If the pages of future history books must inevitably address the Trump Twitter Wars, social media feuds such as the Hamilton Affair, the New York Times Crusades, and the Battle of Baldwin will undoubtedly feature heavily.
However, the Zukeronic Wars of 2013 might just warrant their own chapter.
The prolific sparring between Danny Zuker a writer and executive producer for Modern Family and Donald Trump over the course of several months in 2013 may indeed be one of the President-elect's most infamous online disputes.
Zuker has remained a scathing critic of Trump throughout his campaign and following his election. When Mashable caught up with the comedy writer via Skype, he was holed up in a hotel room somewhere in Los Angeles to finish work on a script (Zuker explained that when he has a due-date approaching, he prefers to not have anyone around except room service and a mini bar.)
Over the course of our conversation, we garnered some of his post-election thoughts and found out how it feels to be Twitter enemy No. 1 of the future president of the United States of America (spoiler: he doesn't give a f*ck)...
When asked about the origins of his online quarrel with the soon-to-be president, Zuker launches into the narrative, but prefaces, "I cant even say became president without feeling a sick come up in my throat but since he did, it hasnt been funny."
He explains that typically he would not engage public figures on Twitter, with the exception of "monsters who tweet lies." At the time, he says, Trump "was just a run of the mill monster. Everybody knew he was a piece of crap, and it was a joke."
One evening, Zuker noticed that Trump had tweeted about The Apprentice, claiming that it had been the number one show of the night "an easily checkable fact." As it happened, Trump's reality television show had actually finished fourth in its time slot that evening.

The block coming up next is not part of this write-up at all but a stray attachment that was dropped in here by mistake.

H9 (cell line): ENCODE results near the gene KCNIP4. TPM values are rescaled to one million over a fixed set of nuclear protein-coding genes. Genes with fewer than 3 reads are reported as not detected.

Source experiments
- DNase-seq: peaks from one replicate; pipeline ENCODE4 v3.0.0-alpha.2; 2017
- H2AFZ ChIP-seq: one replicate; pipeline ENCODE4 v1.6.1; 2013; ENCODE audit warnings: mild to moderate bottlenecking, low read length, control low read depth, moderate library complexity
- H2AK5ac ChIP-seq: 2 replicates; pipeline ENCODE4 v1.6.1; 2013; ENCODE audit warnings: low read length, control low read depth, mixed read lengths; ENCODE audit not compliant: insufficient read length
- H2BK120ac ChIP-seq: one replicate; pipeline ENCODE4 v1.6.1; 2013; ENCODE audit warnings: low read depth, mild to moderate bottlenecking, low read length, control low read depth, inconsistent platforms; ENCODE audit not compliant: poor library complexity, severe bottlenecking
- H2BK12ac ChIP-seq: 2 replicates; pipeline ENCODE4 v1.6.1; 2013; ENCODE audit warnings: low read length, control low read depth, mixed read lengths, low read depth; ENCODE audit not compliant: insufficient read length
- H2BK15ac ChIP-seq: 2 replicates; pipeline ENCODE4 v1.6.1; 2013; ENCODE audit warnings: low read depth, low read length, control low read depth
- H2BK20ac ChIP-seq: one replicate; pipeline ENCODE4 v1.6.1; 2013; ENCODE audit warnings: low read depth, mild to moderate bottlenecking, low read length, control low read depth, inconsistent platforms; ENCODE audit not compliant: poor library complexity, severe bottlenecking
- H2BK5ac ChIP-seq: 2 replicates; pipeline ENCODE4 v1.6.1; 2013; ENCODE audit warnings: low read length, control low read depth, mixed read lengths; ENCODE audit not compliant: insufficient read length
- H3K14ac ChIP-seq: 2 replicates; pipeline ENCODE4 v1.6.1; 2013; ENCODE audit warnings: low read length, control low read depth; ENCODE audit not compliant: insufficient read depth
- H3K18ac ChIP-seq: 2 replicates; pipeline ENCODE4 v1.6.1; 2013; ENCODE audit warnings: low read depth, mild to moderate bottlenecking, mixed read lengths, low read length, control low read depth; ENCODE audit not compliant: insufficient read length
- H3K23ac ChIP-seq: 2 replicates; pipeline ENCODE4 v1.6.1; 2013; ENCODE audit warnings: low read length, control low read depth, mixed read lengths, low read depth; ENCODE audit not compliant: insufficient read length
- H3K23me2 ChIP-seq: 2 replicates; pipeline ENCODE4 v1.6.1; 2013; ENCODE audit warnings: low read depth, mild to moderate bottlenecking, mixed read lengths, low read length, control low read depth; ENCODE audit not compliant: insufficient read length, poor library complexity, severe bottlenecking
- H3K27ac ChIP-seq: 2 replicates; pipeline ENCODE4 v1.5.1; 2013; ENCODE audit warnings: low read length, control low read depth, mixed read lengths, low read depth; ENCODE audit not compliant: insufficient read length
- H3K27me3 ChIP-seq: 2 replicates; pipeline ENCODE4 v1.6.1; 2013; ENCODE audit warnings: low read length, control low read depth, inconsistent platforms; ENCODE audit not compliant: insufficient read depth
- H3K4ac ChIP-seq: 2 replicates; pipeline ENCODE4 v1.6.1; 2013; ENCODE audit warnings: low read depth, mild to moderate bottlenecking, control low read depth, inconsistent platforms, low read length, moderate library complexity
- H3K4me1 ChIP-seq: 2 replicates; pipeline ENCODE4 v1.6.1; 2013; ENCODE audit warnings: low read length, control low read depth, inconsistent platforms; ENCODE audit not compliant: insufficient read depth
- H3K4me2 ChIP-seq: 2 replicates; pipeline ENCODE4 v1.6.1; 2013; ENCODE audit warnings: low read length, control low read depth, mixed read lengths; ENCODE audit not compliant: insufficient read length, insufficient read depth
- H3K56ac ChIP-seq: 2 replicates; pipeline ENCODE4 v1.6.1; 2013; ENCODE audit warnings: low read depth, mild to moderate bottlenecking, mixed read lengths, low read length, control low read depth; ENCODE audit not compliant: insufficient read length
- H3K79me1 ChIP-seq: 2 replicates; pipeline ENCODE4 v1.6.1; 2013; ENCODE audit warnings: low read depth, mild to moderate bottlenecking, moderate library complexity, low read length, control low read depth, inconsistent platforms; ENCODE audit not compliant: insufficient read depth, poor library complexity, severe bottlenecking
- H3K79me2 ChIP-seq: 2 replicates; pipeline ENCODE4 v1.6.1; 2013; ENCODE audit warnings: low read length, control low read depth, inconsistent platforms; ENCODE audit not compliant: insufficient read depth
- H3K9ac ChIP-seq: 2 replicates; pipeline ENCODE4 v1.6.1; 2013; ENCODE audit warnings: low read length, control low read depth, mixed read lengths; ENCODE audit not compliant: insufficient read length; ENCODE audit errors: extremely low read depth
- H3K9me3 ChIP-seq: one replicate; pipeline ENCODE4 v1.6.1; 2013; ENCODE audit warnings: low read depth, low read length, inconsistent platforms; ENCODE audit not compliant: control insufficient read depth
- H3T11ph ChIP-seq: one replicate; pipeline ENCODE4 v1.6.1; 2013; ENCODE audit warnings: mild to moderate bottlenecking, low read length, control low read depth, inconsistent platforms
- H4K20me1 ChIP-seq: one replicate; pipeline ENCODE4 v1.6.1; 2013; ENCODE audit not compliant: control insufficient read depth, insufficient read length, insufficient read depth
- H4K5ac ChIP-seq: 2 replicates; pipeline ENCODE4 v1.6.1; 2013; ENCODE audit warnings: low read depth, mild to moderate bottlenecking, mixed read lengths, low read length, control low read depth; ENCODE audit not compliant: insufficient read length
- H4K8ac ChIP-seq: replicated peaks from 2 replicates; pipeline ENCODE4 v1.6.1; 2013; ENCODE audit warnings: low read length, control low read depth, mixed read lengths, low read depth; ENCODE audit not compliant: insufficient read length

When Zuker pointed this out in his characteristically droll style, the business mogul "went ballistic thats the thing he didnt like to be called on. He didnt like to be called on his success."
I was very lauded for it at the time by comedy people, and I have to say I felt incredibly guilty about that because it wasnt hard," Zuker admits. "It was sort of like dunking on a toddler. He was so not good at it.
"It was sort of like dunking on a toddler."
The Twitter feuding carried on for several months and even switched over to email at one point. Zuker describes an exchange in which Trump sent him a picture of a magazine article that introduced him as "Danny Zuker, writer, producer, comedian, Trump-slayer."
Trump had gone over the epithet with a yellow highlighter and drawn in an arrow along with the word 'congratulations' and signed the message "Best, Donald Trump."
"I emailed him back and said, 'this is baffling, but thanks?' Then I said, 'P.S. Its not a shtick I genuinely dont like you.'
"He didnt respond, but later he tweeted me, 'if you met me, youd like me.'"
When the conversation turns to Trump's misogynistic comments on women, the comedy writer presents a long-held personal theory about the president-elect.